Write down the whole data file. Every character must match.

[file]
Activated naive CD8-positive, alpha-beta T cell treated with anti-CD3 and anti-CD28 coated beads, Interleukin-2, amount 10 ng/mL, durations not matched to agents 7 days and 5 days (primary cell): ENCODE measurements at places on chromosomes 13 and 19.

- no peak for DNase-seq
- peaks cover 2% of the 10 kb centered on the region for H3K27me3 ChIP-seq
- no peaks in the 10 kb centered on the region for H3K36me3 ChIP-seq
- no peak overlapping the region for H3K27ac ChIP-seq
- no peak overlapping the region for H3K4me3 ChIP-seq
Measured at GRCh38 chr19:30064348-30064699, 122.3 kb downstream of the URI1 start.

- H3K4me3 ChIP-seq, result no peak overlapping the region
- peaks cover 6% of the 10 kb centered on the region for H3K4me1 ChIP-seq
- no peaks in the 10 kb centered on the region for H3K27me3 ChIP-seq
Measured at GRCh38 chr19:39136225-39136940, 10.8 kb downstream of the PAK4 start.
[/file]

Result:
Activated naive CD8-positive, alpha-beta T cell treated with anti-CD3 and anti-CD28 coated beads, Interleukin-2, amount 10 ng/mL, durations not matched to agents 7 days and 5 days (primary cell): ENCODE measurements at places on chromosomes 13 and 19.

- no peak for DNase-seq
- peaks cover 2% of the 10 kb centered on the region for H3K27me3 ChIP-seq
- no peaks in the 10 kb centered on the region for H3K36me3 ChIP-seq
- no peak overlapping the region for H3K27ac ChIP-seq
- no peak overlapping the region for H3K4me3 ChIP-seq
Measured at GRCh38 chr19:30064348-30064699, 122.3 kb downstream of the URI1 start.

- H3K4me3 ChIP-seq, result no peak overlapping the region
- peaks cover 6% of the 10 kb centered on the region for H3K4me1 ChIP-seq
- no peaks in the 10 kb centered on the region for H3K27me3 ChIP-seq
Measured at GRCh38 chr19:39136225-39136940, 10.8 kb downstream of the PAK4 start.